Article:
Houston head coach Tom Herman worried before the season began about his team’s conference opener at Cincinnati. After seeing how the Cougars played early on the road Thursday night, it turns out those fears were spot on.
Defense, dropped passes and strange plays dominated a sloppy first half of play in Cincinnati, as the Bearcats were able to limit the normally prolific Houston offense to just a single touchdown and headed into the locker room tied at 10-all after two quarters of play of the AAC opener for both teams.
Quarterback Greg Ward Jr. returned to action for Houston after injuring his shoulder and missing the team’s blowout win over Lamar last week. He lofted a beautiful 39 yard strike to Chance Allen in the first quarter to show that his arm looked just fine but had issues throughout the half finding receivers because of a lack of protection from his offensive line. The Heisman Trophy candidate did pick up several first downs with his legs but took a number of shots that caused him to get up slowly.
The Bearcats defense, led by their very active line in the trenches, limited the visitors to just 3.6 yards per rush and picked off Ward during the second quarter. Linebacker Antonio Kinard was in on an impressive 12 tackles in the first half alone.
The Cincy offense didn’t quite bring the same amount of effort, stalling several times on drives into UH territory and finding the end zone just once on a busted play that resulted in a 61 yard touchdown for Devin Gray.
All that was just building up to the strangest moment of the game — and possibly the season so far. Houston ran a double reverse that was setting up to be a sneaky trick play but Isiah Johnson was hit by safety Carter Jacobs, jarring the ball into the air and inexplicably back onto the field.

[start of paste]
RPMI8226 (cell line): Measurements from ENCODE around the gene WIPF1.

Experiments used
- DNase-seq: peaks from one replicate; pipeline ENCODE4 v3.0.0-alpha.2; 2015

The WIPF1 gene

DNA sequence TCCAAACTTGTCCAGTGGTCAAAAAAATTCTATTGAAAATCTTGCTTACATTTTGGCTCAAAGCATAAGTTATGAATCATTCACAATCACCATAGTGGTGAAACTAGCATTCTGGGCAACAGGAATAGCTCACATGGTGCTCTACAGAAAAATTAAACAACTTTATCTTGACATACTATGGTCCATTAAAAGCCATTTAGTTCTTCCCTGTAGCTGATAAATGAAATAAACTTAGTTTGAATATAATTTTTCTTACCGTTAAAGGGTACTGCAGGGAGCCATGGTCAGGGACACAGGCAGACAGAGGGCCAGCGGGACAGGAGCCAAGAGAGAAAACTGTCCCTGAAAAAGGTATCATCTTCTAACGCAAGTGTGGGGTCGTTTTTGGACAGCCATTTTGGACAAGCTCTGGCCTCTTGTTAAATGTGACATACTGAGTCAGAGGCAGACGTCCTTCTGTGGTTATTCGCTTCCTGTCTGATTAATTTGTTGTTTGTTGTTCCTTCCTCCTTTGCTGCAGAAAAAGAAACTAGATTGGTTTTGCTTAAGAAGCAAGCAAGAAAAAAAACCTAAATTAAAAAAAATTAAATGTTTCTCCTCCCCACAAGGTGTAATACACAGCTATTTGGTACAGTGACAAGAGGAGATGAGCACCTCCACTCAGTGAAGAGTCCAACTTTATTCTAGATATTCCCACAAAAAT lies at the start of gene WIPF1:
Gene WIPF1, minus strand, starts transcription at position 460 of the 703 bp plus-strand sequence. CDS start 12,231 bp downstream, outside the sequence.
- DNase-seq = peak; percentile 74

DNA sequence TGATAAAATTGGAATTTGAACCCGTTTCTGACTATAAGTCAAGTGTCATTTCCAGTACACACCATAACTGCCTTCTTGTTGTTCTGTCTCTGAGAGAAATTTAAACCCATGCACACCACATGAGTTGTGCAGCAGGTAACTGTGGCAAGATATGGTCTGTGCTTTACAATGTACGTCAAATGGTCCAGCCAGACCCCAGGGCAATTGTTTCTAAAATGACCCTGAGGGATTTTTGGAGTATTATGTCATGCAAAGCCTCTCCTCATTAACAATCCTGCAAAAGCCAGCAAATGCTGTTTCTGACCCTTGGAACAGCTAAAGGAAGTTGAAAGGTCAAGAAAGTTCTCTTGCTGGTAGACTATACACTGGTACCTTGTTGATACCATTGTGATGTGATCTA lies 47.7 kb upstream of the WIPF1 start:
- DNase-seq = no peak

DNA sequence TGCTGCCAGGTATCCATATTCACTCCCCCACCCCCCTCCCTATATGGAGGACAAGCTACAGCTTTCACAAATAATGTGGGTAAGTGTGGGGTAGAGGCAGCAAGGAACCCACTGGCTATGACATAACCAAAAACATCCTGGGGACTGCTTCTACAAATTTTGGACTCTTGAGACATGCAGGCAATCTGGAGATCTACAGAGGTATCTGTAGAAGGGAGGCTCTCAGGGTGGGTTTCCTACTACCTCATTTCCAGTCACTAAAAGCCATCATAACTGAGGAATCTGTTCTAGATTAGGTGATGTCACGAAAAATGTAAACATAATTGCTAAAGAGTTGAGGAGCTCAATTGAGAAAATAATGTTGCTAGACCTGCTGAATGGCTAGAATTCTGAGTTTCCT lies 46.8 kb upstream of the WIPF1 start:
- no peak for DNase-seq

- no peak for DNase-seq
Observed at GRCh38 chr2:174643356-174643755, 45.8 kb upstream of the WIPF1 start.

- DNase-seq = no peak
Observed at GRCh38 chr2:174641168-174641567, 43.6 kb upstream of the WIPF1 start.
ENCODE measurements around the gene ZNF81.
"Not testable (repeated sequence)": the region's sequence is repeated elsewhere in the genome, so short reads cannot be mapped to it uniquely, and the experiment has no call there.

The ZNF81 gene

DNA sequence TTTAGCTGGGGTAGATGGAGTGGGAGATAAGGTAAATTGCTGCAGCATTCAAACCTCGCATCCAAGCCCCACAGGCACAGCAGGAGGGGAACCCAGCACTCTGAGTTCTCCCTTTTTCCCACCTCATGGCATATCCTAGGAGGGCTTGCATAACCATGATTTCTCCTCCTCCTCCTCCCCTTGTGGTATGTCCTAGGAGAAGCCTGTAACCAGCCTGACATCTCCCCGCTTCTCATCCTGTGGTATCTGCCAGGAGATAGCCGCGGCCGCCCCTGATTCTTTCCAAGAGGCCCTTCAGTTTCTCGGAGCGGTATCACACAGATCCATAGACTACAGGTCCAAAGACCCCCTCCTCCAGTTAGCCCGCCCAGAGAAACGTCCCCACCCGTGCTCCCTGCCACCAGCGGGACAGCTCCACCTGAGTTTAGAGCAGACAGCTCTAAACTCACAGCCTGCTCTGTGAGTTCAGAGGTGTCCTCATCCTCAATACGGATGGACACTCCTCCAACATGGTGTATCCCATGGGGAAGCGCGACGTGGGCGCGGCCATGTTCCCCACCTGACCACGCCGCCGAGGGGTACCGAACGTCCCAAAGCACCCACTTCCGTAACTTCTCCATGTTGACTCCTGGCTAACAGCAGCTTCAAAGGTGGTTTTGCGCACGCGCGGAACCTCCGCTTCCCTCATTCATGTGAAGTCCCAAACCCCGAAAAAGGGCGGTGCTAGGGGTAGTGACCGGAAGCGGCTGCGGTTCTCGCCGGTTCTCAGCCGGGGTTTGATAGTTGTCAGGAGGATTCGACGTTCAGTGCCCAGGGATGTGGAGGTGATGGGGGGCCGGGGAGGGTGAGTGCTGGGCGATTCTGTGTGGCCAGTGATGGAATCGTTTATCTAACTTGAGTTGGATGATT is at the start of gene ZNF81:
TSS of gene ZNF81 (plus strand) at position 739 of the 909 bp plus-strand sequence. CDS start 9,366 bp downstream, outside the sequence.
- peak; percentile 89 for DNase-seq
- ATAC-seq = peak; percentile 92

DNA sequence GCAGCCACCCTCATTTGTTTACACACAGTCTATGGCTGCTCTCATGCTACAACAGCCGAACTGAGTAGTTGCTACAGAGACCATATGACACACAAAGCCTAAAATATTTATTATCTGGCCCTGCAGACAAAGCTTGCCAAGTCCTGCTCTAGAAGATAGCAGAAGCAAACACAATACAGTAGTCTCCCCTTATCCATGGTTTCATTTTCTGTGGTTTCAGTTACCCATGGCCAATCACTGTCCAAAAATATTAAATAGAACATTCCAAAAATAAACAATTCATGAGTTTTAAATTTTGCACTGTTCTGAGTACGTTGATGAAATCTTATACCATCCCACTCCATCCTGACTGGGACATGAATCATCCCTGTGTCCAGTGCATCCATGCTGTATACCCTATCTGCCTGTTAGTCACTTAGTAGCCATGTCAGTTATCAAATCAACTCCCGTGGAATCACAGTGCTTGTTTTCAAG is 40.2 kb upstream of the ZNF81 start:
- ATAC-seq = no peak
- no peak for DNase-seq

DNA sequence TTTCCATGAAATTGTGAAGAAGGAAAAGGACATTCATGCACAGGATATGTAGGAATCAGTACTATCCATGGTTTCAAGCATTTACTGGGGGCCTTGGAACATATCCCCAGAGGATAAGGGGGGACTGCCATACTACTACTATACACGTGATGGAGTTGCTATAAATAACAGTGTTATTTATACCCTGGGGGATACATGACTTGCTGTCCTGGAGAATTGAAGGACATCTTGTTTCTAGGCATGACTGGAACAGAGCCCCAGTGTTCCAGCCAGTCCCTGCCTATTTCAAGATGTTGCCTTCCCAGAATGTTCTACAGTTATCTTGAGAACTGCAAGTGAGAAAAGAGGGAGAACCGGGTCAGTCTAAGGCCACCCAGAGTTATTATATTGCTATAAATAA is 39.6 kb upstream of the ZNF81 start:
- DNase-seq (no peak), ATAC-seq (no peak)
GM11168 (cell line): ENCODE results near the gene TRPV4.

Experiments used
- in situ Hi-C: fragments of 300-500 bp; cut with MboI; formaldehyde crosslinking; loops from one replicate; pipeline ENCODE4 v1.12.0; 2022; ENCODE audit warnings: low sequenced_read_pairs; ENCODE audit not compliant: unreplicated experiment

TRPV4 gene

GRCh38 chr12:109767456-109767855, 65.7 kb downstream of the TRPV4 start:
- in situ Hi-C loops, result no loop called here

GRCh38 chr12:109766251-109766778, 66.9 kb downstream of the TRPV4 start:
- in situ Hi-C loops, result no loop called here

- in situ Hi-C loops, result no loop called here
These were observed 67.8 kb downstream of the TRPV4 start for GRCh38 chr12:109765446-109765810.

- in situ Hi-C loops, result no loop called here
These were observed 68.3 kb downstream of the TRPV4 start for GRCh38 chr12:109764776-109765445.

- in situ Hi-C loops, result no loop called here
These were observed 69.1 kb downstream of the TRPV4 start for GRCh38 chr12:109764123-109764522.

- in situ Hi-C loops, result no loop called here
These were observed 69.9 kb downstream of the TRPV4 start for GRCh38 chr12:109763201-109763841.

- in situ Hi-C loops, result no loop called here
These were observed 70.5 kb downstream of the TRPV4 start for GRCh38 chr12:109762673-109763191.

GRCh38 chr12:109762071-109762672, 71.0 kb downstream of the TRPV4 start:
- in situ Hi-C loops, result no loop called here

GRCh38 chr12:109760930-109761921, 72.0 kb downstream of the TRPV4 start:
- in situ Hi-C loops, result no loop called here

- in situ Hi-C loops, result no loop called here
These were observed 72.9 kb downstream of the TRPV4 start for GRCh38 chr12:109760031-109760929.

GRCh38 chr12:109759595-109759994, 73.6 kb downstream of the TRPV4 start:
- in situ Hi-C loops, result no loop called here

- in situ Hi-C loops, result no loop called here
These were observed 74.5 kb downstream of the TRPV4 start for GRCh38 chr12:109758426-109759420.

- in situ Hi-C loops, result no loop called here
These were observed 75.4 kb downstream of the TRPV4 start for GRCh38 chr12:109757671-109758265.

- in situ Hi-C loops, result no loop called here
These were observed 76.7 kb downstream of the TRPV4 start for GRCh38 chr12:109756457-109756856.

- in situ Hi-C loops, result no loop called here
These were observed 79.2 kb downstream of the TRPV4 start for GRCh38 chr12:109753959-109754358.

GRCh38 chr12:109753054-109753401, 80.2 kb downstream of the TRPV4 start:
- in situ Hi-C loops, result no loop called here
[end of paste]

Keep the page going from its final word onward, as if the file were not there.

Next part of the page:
Grant Coleman ended up picking the ball up off the turf and returning it back into Houston territory to setup a late Cincinnati field goal that tied things up going into halftime.
Given how things went, it could be a wild final few quarters between the two AAC rivals.
When it came to filling out his Purdue coaching staff, Jeff Brohm didn’t have to look very far.
Kevin Wolthausen, the football program confirmed in a release, has been hired as the 10th of Brohm’s allotted 10 Boilermakers assistant coaches. Per the school, Wolthausen will be working with the team’s special teams and defense.
This marks a positional homecoming of sorts for Wolthausen as he spent the 2012 season as the defensive line coach at Purdue. Last season, Wolthausen served as a quality control coach for both special teams and defense for the Boilermakers.
In between his two stints in West Lafayette, Wolthausen was the special teams coordinator and linebackers coach at UConn in 2016; the two years prior, he was the Huskies’ defensive line coach and recruiting coordinator.
In 2013, Wolthausen was the special teams coordinator at Florida International. The 60-year-old long-time college football assistant has also spent time on staffs at Louisville, Arizona, USC, Arizona State and Oklahoma.
For the most recent addition to his Troy coaching staff, Neal Brown has dipped into the Football Championship Series.
The Sun Belt Conference program confirmed Tuesday that Brandon Hall has been hired by Brown as his new linebackers coach. Hall had spent the past four seasons as the co-defensive coordinator at FCS Jacksonville State.